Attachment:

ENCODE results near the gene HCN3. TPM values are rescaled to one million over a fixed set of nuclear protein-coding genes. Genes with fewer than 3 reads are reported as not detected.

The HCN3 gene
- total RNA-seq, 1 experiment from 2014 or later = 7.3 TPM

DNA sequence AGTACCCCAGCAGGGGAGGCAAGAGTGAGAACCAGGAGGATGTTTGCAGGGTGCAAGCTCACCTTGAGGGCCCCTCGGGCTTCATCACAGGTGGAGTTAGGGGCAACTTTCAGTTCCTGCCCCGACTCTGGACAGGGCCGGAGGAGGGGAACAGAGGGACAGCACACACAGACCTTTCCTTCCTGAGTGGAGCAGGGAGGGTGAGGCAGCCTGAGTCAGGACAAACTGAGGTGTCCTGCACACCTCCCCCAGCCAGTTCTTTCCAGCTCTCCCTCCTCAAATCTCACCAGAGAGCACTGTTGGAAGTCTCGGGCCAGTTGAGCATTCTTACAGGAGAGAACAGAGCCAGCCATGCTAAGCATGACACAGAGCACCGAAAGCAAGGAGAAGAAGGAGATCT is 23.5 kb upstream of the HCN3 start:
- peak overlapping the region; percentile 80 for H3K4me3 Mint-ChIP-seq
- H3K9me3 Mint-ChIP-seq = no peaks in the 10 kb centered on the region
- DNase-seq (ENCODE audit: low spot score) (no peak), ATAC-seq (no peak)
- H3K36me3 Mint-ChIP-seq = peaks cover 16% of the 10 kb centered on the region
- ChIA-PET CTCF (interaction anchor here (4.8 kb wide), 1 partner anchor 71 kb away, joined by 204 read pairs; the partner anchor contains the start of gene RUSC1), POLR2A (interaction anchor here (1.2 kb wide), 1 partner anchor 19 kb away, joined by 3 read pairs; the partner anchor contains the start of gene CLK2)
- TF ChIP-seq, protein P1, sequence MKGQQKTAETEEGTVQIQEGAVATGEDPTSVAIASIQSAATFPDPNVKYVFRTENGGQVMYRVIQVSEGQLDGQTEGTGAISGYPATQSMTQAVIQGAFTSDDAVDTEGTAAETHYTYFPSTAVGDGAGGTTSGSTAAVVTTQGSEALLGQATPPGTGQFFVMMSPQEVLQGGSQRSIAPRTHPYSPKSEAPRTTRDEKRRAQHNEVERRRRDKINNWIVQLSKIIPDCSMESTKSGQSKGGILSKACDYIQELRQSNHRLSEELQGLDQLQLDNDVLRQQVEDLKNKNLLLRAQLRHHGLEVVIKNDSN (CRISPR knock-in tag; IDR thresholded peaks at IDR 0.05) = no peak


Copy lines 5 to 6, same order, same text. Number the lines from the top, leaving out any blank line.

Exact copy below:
- peak overlapping the region; percentile 80 for H3K4me3 Mint-ChIP-seq
- H3K9me3 Mint-ChIP-seq = no peaks in the 10 kb centered on the region